You can usually tell a place’s heart by the phrases and expressions the locals find urgent to their survival there. When I went to China, my guidebook helped me to about a hundred different ways to order pork. When my Robin got an instructional phrasebook to speak with my Italian family, it had an entire page of adroit phrases, some clever, some direct, to fend off lecherous men.
No lecherous men came for her, just older relatives — aunties by the carload — asking her why haven’t you had any children? What happened? What is wrong with you? Your children would have such beautiful red hair. Why don’t you try more?
Three weeks after returning from Italy, here I am with Joan, my dear friend, in the Arctic. It is the morning after the ice road truckers leave, having found brief companionship or not. She makes little notes in a journal, talks about her babies, and eats jerky so old I presume it was once attached to one of the animals on the wall.
The hotel management has put out next to the buffet a phrasebook of Finnish phrases for guests to peruse; it’s full of useful little things to get one through the day, paired with a little map that tells you where to find boats and churches in case your belly needs fish or your soul the Lord.
I myself just need tea and a boiled egg in the morning, leaving no shortage of time for education. I settle in to learn a few helpful sentences:
Onko teillä hirveä. Do you have elk? Common on restaurant menus, where heavy portions of various venisons — reindeer, moose, too — top everything from pizza (still pizza, the phrasery tells me) to meat pies (lihapiirakkani).
Nyt on huono ajankohta aloittaa laihdutuskuuri, I find. This is a bad place to start a diet.
The guide is more useful than most: saidinko toisen kupin kahvia — may I have another cup of coffee? Tämä rouva maksaa kaiken — this lady will pay for everything.
Joan doesn’t even have the empathic courtesy to look up when I see it and glance schemingly back and forth between our plates and the waitress.
In addition to utilitarian things — Can you say that again? — I don’t speak Finnish. — How much is it? — Do you have anything cheaper? — it offers plenty of conversational prompts to mingle with locals in a land with 200 days of winter, many of them lightless.
Miksi kukaan ei sani mitäan: Why doesn’t anybody say anything?
Mistä voisin hankkia karvahatun: Where can I get a fur hat?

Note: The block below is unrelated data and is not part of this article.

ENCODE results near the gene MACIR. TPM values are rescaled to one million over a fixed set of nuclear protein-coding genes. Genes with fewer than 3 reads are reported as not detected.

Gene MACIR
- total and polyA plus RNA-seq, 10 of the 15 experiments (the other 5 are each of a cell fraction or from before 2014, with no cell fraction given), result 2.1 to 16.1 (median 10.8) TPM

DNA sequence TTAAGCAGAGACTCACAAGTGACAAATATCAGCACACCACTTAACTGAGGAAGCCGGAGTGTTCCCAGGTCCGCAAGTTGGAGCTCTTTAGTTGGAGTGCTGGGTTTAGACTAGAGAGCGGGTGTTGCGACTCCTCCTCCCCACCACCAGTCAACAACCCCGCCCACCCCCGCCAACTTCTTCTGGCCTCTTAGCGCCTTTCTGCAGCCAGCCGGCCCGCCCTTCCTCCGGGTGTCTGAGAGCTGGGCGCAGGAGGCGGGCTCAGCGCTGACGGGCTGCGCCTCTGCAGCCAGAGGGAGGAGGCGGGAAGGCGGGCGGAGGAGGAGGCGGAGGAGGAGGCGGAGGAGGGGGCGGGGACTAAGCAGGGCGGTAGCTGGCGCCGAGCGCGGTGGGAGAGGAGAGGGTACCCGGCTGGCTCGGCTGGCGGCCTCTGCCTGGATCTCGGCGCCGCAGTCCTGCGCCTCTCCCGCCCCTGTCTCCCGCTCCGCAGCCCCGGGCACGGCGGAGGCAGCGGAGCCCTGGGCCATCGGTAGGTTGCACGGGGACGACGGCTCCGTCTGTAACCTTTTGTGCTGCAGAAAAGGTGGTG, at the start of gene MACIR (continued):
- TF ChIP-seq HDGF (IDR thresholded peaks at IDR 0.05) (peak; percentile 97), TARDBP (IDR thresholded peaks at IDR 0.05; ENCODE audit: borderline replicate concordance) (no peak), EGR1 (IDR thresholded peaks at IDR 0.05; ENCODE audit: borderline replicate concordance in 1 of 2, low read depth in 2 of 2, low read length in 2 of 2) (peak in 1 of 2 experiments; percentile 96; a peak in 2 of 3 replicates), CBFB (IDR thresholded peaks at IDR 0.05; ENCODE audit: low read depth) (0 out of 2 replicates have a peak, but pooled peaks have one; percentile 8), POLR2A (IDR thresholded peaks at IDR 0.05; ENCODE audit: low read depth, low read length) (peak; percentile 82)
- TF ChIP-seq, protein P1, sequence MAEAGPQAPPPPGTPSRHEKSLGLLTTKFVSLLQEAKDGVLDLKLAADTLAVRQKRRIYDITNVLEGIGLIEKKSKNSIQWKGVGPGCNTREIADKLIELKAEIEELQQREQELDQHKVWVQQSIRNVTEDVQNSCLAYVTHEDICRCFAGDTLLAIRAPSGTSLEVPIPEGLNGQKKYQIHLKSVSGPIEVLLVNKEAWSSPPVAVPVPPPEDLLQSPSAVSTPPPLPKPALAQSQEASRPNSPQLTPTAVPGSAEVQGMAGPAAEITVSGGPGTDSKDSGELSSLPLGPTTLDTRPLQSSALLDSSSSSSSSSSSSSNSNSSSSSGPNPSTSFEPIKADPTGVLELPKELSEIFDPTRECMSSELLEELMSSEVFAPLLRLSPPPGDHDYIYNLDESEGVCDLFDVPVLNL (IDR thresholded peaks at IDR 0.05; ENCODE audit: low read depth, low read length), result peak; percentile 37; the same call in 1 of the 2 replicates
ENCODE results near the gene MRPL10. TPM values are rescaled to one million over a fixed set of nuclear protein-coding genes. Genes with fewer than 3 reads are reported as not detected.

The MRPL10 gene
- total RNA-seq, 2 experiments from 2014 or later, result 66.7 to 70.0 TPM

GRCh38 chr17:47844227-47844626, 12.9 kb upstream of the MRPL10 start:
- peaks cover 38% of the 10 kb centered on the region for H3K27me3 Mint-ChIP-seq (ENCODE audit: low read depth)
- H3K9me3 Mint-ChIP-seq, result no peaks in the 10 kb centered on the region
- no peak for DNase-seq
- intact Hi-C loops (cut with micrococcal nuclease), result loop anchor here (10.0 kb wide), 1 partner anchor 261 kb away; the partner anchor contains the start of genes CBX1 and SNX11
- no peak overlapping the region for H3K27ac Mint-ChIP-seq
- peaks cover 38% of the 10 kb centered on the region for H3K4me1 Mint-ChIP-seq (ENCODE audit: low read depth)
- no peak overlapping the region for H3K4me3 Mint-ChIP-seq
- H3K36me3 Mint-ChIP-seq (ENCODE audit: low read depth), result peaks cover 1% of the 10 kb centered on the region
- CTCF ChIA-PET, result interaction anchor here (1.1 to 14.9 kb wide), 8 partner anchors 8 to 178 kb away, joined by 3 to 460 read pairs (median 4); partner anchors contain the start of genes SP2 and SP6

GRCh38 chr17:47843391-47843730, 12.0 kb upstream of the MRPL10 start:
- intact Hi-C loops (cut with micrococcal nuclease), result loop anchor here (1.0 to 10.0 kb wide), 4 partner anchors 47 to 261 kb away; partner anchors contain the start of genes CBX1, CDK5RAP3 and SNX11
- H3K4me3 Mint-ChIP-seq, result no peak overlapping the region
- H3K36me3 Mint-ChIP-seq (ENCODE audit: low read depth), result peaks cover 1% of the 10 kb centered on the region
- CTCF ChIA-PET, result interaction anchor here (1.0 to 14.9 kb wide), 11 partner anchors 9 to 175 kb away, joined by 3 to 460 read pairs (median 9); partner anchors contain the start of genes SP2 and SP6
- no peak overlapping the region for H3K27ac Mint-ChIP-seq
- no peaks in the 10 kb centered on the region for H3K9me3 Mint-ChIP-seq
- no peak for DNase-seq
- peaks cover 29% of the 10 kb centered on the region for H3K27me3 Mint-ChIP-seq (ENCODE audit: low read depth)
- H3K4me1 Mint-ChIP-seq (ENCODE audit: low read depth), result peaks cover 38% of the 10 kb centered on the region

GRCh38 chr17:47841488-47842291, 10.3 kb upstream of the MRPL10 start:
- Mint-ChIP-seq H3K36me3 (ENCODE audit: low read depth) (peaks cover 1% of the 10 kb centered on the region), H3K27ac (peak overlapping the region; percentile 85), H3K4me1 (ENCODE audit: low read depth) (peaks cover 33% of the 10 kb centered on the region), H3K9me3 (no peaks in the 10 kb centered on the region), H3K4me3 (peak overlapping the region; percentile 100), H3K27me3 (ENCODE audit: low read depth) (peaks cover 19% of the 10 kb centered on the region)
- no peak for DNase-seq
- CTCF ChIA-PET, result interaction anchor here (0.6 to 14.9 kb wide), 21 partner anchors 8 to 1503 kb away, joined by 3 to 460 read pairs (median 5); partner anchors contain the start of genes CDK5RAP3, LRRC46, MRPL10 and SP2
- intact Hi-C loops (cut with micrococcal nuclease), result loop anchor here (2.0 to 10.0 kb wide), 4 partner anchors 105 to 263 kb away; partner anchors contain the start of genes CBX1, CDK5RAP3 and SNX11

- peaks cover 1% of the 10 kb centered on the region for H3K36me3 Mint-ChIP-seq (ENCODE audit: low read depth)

Aja hiljaa sillalla: Drive quietly on the bridge.
Later in the day, as I speed through ice fog, defiantly rumbling loudly over bridges as I rush from one gray, pointless town to another, Joan decides to teach me some more of her own native Inupiaq language. Were scientists ever to do a DNA analysis of Joan, I think they’d spend the rest of their life writing papers on the first person ever found to return results declaring them 120% Eskimo — her mother provided half, and pride got her the rest of the way.
She’s taught me a few things. The Inupiaq word for cold, alapaa, and night, unnuaq, and as I speed down this snowy road, periodic roadside speed monitors flashing red frowny faces in our direction, she tells me: on King Island, there’s a word for you: apilliŋŋuq. It’s someone that always has to do something, that is compulsively and constantly in motion.
Touched, I thank her before she informs me it’s decidedly not a compliment.
Back at the hotel breakfast the next morning, I stir a splurge of yoghurt into little shriveled arctic berries — sweet and tart but, like the people here, looking like they’ve survived one too many long, cold winters. Across the table, Joan talks to her children on the phone about the mundanities of their evening on the other side of the planet, always in English but peppering in little Inupiaq words here and there, just as my mother would dress me for school in English seasoned, within an inch of its life, with her own language, the way I would want to one day with my own. I run my finger down the phrasebook.
Onpa täällä pimeää. It is always dark here.
Olen hukassa. I feel so lost.